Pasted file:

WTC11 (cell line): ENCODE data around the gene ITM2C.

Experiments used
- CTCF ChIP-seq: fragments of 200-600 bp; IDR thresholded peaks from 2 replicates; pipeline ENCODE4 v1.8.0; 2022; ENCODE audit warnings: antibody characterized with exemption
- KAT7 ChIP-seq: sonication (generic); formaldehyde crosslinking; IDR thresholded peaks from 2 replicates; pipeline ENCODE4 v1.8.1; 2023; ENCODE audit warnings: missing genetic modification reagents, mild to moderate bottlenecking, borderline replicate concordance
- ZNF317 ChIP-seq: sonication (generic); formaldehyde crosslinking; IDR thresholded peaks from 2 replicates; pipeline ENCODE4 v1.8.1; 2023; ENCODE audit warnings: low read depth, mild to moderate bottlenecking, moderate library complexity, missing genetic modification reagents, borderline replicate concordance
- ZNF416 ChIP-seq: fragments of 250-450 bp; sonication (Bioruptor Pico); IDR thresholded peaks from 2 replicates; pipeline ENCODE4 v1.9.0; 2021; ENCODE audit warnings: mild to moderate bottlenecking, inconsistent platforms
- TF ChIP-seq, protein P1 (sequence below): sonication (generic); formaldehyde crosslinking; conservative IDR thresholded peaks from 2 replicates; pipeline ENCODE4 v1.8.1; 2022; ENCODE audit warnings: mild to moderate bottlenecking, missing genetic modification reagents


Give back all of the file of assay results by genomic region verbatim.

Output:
WTC11 (cell line): ENCODE data around the gene ITM2C.

Experiments used
- CTCF ChIP-seq: fragments of 200-600 bp; IDR thresholded peaks from 2 replicates; pipeline ENCODE4 v1.8.0; 2022; ENCODE audit warnings: antibody characterized with exemption
- KAT7 ChIP-seq: sonication (generic); formaldehyde crosslinking; IDR thresholded peaks from 2 replicates; pipeline ENCODE4 v1.8.1; 2023; ENCODE audit warnings: missing genetic modification reagents, mild to moderate bottlenecking, borderline replicate concordance
- ZNF317 ChIP-seq: sonication (generic); formaldehyde crosslinking; IDR thresholded peaks from 2 replicates; pipeline ENCODE4 v1.8.1; 2023; ENCODE audit warnings: low read depth, mild to moderate bottlenecking, moderate library complexity, missing genetic modification reagents, borderline replicate concordance
- ZNF416 ChIP-seq: fragments of 250-450 bp; sonication (Bioruptor Pico); IDR thresholded peaks from 2 replicates; pipeline ENCODE4 v1.9.0; 2021; ENCODE audit warnings: mild to moderate bottlenecking, inconsistent platforms
- TF ChIP-seq, protein P1 (sequence below): sonication (generic); formaldehyde crosslinking; conservative IDR thresholded peaks from 2 replicates; pipeline ENCODE4 v1.8.1; 2022; ENCODE audit warnings: mild to moderate bottlenecking, missing genetic modification reagents